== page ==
USC faculty member Krzysztof Kobielak and his team used a system to make all of the sweat gland cells in a mouse easy to spot: labeling them with green fluorescent protein (GFP), which is visible under ultraviolet light.
Over time, the GFP became dimmer as it was diluted among dividing sweat gland cells. After four weeks, the only cells that remained fluorescent were the ones that did not divide or divided very slowly - a known property among stem cells of certain tissues, including the hair follicle and cornea.
Therefore, these slow-dividing, fluorescent cells in the sweat gland's coiled lower region were likely also stem cells.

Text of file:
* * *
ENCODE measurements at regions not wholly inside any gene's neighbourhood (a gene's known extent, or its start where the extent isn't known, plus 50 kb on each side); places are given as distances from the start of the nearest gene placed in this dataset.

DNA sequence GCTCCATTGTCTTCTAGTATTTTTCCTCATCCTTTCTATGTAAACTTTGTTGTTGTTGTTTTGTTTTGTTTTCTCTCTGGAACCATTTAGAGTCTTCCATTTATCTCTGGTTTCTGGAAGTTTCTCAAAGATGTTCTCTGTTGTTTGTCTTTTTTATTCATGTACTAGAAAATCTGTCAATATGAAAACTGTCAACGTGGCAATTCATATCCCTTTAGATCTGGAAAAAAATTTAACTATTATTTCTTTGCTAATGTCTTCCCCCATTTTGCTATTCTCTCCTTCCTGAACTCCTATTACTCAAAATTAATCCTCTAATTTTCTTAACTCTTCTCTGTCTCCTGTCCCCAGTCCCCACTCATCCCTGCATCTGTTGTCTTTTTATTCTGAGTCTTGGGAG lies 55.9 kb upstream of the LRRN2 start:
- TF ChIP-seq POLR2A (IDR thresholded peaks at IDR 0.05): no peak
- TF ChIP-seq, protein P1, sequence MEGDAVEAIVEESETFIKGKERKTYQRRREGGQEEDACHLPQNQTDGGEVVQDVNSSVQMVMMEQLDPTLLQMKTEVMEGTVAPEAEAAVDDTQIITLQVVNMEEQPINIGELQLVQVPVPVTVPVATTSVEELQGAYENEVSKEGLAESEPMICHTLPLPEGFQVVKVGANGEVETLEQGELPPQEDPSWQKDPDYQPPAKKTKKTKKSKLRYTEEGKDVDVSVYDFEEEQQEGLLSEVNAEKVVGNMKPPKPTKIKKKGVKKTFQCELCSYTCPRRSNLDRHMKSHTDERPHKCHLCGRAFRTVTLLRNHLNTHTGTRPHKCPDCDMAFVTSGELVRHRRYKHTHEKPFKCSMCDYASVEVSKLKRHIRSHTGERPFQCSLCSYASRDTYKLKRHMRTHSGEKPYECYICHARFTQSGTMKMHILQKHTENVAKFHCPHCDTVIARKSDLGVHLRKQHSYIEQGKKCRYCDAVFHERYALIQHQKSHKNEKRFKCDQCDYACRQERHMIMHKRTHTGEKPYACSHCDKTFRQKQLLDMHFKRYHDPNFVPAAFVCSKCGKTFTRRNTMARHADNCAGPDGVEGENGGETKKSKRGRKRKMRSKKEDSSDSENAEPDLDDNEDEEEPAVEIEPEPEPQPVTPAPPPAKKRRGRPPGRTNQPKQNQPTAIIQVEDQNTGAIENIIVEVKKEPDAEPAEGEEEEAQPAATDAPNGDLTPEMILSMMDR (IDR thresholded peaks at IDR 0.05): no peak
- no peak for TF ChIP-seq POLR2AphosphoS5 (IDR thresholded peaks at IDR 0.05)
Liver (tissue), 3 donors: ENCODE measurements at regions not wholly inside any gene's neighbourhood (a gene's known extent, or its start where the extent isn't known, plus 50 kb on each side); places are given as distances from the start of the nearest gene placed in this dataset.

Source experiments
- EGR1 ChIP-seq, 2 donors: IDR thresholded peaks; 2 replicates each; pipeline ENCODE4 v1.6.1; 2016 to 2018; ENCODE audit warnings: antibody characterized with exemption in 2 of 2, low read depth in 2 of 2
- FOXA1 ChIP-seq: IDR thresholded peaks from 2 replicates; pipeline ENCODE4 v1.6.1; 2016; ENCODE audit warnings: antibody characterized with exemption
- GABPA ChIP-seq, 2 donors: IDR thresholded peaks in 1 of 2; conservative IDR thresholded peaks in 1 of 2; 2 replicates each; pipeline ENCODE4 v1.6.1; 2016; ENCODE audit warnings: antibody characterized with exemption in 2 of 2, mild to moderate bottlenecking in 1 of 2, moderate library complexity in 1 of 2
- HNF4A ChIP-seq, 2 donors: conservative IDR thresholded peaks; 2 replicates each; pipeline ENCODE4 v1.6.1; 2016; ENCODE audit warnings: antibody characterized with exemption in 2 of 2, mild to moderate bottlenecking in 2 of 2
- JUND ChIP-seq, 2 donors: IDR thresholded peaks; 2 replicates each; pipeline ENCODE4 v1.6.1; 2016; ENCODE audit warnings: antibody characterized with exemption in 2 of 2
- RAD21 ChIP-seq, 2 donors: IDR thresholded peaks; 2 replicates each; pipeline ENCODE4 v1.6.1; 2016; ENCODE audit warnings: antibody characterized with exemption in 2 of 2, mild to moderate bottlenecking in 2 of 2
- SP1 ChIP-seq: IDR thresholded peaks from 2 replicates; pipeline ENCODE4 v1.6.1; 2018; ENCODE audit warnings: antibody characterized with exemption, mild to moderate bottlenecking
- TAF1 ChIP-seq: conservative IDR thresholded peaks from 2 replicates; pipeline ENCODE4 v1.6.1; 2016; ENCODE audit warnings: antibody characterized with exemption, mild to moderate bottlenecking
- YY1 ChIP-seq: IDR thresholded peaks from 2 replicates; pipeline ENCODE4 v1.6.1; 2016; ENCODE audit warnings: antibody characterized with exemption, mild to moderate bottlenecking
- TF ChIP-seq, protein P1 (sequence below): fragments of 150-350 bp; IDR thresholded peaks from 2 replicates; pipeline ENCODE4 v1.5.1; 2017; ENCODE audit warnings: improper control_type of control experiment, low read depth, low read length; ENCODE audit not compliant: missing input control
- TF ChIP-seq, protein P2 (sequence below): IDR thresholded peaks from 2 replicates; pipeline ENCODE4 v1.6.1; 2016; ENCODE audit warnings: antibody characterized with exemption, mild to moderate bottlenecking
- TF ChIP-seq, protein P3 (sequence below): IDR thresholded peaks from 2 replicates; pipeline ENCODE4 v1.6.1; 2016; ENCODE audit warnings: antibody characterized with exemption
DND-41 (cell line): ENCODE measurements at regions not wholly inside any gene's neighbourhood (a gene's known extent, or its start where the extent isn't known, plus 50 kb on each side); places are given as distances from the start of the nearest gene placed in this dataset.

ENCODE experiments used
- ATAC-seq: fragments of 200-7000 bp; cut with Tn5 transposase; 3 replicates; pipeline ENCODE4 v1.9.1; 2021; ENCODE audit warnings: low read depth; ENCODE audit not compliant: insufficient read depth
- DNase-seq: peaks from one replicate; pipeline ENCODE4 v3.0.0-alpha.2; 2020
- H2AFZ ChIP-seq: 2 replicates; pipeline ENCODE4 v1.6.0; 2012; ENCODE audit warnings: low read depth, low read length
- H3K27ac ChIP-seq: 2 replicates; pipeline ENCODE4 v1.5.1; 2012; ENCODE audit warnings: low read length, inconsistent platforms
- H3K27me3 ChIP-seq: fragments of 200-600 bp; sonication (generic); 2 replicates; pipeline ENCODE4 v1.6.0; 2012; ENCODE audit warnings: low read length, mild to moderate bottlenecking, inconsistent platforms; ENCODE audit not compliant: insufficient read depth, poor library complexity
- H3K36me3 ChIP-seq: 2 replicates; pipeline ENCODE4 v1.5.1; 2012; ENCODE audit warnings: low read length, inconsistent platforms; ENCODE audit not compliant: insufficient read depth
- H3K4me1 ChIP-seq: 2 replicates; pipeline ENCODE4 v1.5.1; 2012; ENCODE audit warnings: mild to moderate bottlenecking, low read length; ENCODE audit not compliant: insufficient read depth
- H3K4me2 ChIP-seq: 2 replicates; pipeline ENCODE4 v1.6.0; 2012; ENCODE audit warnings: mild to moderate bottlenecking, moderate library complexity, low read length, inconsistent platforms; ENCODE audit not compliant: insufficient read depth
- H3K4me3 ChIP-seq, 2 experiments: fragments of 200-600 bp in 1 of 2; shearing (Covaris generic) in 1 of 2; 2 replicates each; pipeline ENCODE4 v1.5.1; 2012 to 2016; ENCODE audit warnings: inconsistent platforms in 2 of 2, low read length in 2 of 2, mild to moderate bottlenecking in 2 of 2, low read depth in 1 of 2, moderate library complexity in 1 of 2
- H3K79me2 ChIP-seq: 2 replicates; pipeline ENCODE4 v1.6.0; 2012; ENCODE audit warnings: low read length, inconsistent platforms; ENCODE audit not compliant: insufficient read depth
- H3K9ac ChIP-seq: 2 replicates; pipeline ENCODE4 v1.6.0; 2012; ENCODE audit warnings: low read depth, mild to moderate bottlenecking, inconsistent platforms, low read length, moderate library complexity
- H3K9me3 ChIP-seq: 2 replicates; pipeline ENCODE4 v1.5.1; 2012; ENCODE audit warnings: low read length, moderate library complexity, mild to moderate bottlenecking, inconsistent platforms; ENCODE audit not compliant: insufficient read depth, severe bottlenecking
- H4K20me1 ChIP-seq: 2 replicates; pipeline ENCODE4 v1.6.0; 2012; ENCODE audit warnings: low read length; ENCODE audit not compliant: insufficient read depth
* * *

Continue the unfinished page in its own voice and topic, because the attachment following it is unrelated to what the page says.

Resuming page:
Then, the first author of this paper, graduate student Yvonne Leung, tested whether these fluorescent cells could do what stem cells do best - differentiate into multiple cell types.
To the researchers' surprise, these glowing cells generated not only sweat glands, but also hair follicles when placed in the skin of a mouse without GFP.
The study has been published in journal Public Library of Science One (PLOS ONE).